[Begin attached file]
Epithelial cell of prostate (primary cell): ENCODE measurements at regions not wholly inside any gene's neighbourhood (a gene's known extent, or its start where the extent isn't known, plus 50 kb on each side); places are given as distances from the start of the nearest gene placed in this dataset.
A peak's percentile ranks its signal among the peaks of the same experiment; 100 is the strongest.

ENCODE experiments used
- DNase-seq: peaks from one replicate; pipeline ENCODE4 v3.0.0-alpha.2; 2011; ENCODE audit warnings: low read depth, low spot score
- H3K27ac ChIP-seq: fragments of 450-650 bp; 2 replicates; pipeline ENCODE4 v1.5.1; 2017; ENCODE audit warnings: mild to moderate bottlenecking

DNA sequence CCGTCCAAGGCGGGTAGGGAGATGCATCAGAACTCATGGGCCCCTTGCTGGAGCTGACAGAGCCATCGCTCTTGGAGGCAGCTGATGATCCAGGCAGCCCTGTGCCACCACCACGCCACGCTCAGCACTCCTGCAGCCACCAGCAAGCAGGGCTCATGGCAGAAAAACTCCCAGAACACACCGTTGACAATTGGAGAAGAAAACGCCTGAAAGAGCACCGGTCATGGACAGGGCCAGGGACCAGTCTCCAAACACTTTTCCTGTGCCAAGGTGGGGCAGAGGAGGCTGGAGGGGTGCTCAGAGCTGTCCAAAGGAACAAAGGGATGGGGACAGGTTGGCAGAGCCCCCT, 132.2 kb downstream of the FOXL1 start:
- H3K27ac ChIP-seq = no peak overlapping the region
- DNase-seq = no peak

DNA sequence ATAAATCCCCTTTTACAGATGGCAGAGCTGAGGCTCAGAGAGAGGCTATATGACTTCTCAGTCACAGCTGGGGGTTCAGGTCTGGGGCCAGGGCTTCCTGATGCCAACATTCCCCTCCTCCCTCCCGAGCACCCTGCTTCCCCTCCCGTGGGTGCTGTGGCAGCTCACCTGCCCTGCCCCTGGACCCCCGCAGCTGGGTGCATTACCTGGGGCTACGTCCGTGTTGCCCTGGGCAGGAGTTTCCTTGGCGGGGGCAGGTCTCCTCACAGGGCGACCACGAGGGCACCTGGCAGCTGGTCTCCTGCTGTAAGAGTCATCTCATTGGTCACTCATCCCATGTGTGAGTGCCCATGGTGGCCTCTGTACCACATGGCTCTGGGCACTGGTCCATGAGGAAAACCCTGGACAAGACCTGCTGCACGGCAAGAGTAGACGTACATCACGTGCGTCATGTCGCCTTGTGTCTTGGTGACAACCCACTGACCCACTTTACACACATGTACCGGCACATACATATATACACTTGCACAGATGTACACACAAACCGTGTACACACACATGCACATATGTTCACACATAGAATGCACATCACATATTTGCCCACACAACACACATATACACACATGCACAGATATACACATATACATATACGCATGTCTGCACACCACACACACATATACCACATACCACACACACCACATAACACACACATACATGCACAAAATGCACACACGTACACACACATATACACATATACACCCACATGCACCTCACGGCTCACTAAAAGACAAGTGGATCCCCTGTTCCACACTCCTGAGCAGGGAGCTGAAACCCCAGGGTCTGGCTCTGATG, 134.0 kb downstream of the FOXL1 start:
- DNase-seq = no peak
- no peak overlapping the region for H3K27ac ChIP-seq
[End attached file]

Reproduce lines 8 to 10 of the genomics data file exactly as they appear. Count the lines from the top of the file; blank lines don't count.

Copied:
- DNase-seq = no peak

DNA sequence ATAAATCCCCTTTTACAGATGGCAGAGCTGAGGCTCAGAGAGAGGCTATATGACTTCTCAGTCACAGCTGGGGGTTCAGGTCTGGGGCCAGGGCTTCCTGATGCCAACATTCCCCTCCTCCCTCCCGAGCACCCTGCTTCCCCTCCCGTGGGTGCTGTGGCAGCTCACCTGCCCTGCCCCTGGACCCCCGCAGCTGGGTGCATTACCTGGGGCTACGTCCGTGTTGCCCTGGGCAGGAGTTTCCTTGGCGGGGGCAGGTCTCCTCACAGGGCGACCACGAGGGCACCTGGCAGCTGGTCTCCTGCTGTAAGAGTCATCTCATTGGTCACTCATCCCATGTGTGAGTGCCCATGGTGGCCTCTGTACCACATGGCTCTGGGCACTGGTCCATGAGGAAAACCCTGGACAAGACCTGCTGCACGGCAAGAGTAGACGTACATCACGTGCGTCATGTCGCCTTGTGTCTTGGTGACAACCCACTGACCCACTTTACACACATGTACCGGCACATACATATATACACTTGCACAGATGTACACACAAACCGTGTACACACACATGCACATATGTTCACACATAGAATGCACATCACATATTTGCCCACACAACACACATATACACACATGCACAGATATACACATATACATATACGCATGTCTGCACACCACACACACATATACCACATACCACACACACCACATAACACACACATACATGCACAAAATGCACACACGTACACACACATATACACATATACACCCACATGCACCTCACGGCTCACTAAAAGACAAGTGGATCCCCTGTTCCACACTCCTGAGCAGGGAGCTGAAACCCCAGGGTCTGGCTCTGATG, 134.0 kb downstream of the FOXL1 start:
- DNase-seq = no peak